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If $x_n:=\sqrt{n}$, show that $(x_n)$ satisfies $\lim|x_{n+1}-x_n|=0$, but that it is not a Cauchy sequence.

We see that $$|x_{n+1}-x_n|=|\sqrt{n+1}-\sqrt{n}|=|(\sqrt{n+1}-\sqrt{n})\cdot\frac{\sqrt{n+1}+\sqrt{n}}{\sqrt{n+1}+\sqrt{n}}|=\bigl|\frac{1}{\sqrt{n+1}+\sqrt{n}}\bigr|$$

This seems to simplify nicely, but I am not quite sure where to proceed.

Relevant definitions:

  1. $\lim(x_n) = x$ if and only if for $\varepsilon>0$, $\exists k\in\mathbb{N}$ such that for all $n\geq k$, $|x_n-x|<\varepsilon$.

  2. A sequence $(x_n)$ is a Cauchy sequence if for every $\varepsilon>0$, $\exists h\in\mathbb{N}$ such that for all $n,m\geq h$, $|x_n-x_m|<\varepsilon$.

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Take $\epsilon=\frac12$. For any $h\in \mathbb{N}$, choose $n=h$ and $m=4h$. Then $|x_m-x_n|=|\sqrt{4h}-\sqrt{h}|=|2\sqrt{h}-\sqrt{h}|=\sqrt{h} \ge 1$ which contradicts the definition of Cauchy sequence for above $\epsilon$.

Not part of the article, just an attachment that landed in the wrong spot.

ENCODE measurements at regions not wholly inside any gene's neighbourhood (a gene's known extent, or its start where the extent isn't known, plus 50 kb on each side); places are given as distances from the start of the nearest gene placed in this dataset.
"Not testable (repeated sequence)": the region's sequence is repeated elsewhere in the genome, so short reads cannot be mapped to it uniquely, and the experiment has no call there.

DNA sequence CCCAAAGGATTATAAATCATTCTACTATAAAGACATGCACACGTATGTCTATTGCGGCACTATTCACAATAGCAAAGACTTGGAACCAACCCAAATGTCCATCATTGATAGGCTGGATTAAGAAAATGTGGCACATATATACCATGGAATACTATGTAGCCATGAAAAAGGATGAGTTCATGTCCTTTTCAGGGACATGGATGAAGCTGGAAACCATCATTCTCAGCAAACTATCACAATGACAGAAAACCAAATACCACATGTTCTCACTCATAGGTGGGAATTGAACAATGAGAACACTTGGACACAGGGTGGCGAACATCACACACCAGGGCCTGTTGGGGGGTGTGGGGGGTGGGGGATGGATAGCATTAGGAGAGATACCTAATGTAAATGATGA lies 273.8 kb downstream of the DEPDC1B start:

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You have shown that $$|x_{n+1}-x_n|=\frac1{\sqrt{n+1}+\sqrt n}\ ,$$ and this clearly approaches $0$ because $\sqrt{n+1}$ and $\sqrt n$ both approach $\infty$. (There is no need to use the definition with $\epsilon$ etc unless you have been instructed to do so.)

The easy way to show that $x_n$ is not Cauchy is to note that any Cauchy sequence is convergent (in $\Bbb R$), and $x_n=\sqrt n$ is not convergent.

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Hint (not intended to be a complete solution):$$\left|\dfrac{1}{\sqrt{n+1}+\sqrt{n}} \right| \leq \left|\dfrac{1}{\sqrt{n}+\sqrt{n}}\right| = \left|\dfrac{1}{2\sqrt{n}}\right|\text{.}$$ Take $k := \left \lceil{\left(\dfrac{1}{2\epsilon}\right)^2}\right \rceil $.

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